Tomorrow - or later today if I find my password - I will publish this article on the Huffington Post, but here's a sneak preview: Professor Andy Miah considers why the UK Leveson Inquiry into Press Ethics should lead us to conclude that, while journalists shouldn't be hacking our phones, we should be hacking theirs.
The UK's Leveson Inquiry this week brings into focus the many debates that have taken place over the last two months about whether the British media's ethical foundation needs a radical overhaul after the apparent transgressions that have occurred through the News of the World phone hacking controversy. Many of these debates have global implications, given the nature of news syndication today; News International being among the most obvious example.
Much of the moral debate on this subject has focused on the case of Milly Dowler's family who are perhaps the most worthy victims in this situation. The knowledge of their daughter's voicemail being hacked at such a crucial time in the investigation of their daughter's disappearance amplified the trauma they experienced around Milly's death.
However, among the most crucial aspects of this debate is the way that celebrities – notably Hugh Grant and Steve Coogan – have intervened to speak on behalf of a community for which many people are unlikely to find much sympathy – the rich and famous.
One of the challenges with celebrity witnesses in any legal environment is that their creative personas often intertwine with the public's opinion about the merit of their concerns. Who didn't watch Steve Coogan's testimony and expert to hear a joke? And we got one or two. Upon noting that he saw journalists rummaging through his bins he noted that they did not look like tramps, adding “well almost”.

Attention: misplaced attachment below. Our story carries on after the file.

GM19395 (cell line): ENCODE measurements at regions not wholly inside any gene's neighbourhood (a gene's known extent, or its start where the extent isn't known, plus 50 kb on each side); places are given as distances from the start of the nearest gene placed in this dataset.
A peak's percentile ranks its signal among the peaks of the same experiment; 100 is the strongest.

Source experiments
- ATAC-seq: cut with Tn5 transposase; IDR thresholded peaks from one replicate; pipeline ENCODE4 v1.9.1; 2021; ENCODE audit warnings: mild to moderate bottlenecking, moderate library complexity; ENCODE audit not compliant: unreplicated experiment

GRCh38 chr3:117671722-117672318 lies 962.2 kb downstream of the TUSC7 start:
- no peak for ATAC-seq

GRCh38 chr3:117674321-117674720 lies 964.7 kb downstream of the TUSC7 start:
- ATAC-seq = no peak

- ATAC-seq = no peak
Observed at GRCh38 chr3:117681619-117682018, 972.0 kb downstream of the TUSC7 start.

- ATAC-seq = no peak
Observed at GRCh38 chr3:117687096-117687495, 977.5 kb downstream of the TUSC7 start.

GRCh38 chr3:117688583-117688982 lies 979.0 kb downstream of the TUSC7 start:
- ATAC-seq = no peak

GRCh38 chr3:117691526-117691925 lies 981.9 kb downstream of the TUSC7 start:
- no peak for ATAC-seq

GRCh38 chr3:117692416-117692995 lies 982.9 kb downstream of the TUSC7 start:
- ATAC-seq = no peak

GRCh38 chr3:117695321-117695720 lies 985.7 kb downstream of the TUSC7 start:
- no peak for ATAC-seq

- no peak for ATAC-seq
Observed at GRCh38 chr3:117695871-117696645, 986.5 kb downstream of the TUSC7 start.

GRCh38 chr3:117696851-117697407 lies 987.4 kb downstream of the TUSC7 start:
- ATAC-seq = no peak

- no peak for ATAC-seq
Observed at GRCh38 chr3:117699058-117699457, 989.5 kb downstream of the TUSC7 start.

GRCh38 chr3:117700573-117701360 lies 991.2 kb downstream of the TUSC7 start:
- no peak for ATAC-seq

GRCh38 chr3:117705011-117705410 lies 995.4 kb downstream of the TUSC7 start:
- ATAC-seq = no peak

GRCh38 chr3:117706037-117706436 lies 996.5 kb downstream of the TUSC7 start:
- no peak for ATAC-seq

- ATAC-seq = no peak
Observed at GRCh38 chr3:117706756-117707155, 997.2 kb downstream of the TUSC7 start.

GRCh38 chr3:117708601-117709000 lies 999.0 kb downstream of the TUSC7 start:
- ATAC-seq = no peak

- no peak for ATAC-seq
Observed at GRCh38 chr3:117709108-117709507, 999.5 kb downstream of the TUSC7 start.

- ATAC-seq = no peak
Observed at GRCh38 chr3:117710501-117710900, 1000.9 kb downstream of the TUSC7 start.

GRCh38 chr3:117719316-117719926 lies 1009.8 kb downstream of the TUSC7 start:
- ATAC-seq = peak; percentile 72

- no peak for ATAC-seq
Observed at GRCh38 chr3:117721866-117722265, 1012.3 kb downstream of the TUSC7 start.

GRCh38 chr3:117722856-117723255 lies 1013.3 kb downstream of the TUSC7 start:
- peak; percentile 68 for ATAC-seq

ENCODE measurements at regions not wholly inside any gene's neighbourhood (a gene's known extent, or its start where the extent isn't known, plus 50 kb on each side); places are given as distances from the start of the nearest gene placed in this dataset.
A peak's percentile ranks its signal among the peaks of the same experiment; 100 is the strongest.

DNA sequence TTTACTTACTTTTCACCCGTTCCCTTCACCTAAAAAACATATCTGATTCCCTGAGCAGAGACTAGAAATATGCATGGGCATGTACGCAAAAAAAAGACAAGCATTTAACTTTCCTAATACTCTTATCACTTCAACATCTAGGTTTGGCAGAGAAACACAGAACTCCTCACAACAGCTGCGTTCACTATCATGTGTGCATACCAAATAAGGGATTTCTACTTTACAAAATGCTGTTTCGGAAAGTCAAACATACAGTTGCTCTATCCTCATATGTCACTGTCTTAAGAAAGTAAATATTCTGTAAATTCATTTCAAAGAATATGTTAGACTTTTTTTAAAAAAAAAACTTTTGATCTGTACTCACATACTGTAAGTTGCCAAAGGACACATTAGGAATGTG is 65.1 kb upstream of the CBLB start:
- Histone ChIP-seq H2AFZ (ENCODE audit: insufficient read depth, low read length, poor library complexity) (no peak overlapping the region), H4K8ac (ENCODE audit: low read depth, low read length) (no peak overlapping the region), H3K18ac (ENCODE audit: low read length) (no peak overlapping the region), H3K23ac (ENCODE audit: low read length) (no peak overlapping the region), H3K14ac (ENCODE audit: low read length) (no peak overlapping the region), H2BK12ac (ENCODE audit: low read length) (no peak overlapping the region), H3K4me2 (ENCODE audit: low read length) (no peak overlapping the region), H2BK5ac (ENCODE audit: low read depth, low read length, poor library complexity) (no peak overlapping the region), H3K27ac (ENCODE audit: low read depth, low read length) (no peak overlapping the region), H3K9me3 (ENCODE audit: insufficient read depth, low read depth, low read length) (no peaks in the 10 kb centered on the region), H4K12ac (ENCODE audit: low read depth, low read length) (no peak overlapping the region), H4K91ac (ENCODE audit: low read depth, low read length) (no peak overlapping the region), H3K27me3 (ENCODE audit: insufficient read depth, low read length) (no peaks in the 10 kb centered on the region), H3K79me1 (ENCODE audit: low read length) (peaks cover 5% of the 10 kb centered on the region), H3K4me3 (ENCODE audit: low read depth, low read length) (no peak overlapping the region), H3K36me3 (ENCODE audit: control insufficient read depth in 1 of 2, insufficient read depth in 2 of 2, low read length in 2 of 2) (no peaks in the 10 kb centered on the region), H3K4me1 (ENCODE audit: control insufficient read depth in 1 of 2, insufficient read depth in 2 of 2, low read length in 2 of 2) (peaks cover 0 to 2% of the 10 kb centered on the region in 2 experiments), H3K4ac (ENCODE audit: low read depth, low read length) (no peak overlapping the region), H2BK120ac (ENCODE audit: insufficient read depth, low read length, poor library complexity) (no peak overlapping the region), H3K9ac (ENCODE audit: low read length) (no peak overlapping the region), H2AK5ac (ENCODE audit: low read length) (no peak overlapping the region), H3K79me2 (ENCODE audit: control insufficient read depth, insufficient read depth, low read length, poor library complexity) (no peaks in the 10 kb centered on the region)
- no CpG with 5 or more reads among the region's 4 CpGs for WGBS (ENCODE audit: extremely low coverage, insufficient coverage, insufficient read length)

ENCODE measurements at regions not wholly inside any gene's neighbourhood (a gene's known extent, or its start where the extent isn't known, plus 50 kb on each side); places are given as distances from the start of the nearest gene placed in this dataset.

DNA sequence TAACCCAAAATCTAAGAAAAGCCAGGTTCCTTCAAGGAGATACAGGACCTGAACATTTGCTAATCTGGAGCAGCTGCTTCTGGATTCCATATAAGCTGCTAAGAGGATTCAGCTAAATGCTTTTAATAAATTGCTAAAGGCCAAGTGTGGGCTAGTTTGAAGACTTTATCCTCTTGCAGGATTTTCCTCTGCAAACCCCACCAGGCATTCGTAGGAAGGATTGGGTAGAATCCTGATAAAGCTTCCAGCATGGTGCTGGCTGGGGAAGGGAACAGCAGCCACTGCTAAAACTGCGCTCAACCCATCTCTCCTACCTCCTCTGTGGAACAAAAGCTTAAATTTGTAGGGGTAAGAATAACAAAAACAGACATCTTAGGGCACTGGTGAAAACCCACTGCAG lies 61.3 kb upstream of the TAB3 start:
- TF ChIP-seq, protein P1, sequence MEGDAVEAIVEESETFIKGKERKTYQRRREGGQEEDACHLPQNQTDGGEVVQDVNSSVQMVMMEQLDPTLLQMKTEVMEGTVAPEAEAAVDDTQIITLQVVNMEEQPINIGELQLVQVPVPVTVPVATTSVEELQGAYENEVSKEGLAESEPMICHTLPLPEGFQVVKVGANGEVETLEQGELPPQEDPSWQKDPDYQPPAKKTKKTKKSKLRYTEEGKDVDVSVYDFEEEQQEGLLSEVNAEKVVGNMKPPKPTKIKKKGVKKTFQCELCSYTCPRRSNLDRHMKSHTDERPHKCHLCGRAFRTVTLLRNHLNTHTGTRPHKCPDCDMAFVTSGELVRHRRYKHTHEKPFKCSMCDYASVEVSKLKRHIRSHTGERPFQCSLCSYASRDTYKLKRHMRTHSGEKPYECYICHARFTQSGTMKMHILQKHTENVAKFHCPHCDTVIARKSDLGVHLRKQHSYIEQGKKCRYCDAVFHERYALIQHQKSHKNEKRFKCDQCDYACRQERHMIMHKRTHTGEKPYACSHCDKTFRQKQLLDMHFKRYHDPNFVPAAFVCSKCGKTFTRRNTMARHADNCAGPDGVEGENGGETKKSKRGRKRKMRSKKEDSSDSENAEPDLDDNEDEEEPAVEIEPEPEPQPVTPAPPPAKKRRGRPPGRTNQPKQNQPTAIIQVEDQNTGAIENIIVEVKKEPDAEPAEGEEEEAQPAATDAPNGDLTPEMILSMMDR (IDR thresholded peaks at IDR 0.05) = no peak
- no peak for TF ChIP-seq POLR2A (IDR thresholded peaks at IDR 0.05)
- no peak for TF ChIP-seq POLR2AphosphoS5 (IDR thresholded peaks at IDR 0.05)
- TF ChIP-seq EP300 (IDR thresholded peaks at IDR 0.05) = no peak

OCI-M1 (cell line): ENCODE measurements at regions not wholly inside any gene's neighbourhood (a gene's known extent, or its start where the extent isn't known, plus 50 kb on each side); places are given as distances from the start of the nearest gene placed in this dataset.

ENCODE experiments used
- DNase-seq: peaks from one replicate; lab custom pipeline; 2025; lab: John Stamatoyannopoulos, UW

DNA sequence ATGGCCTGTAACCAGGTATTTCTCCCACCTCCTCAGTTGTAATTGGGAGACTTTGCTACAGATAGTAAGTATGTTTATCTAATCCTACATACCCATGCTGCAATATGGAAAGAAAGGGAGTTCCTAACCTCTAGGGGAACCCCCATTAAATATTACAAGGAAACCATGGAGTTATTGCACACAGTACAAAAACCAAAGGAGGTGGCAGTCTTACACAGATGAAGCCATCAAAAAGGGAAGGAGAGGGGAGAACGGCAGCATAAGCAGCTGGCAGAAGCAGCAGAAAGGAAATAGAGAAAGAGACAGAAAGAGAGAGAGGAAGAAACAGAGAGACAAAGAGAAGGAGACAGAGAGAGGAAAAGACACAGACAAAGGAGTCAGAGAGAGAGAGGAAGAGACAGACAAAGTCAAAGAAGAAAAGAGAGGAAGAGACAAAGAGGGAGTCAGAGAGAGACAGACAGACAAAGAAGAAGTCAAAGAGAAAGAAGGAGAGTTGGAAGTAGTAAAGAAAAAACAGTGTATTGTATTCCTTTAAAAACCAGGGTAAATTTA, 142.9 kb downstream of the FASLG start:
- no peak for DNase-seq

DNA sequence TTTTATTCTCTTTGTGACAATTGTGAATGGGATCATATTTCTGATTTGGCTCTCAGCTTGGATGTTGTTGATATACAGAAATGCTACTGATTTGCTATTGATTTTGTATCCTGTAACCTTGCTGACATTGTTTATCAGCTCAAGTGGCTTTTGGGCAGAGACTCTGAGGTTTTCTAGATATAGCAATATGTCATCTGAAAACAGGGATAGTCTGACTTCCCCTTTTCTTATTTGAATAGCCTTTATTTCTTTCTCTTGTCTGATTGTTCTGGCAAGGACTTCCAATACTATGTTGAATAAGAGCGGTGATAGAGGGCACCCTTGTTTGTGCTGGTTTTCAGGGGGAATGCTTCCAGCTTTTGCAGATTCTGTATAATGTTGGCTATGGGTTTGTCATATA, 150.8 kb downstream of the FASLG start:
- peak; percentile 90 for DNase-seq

Equally, the reporting of celebrity testimonies occurs via the people who are the subjects of their criticisms – journalists. So, it is always risky when appealing to people with public profiles to establish the facts, especially when attempting to aid the public understanding of legal debates. In part, this is why many courts maintain a distance from media reporting, so as not to pollute the hearing with media opinion.
This isn't the first time that celebrities have questioned the intrusion of the press – the Michael Douglas and Catherine Zeta-Jones wedding photos debacle between Hello and Ok! Magazines or Earl Spencer's pursuit of a European ruling on privacy are two of many more instances that have occurred over the years. Yet, the difference here is that the debate about the phone hacking case has focused more on the ethical rather than the legal changes that may be necessary to make. But, what ethical principles have been broken or which of them should more adequately be upheld?
One of the challenges in this case is that the difference between morality and ethics have been conflated. To be clear, journalists are governed by ethical codes but, in this case, it is the absence of a moral conscience that has caused more outrage, rather than just a transgression from an ethical framework. Codes of ethics compel rather than determine how people will act within a professional context. In contrast, moral convictions tend to prevail without the need for professional coercion.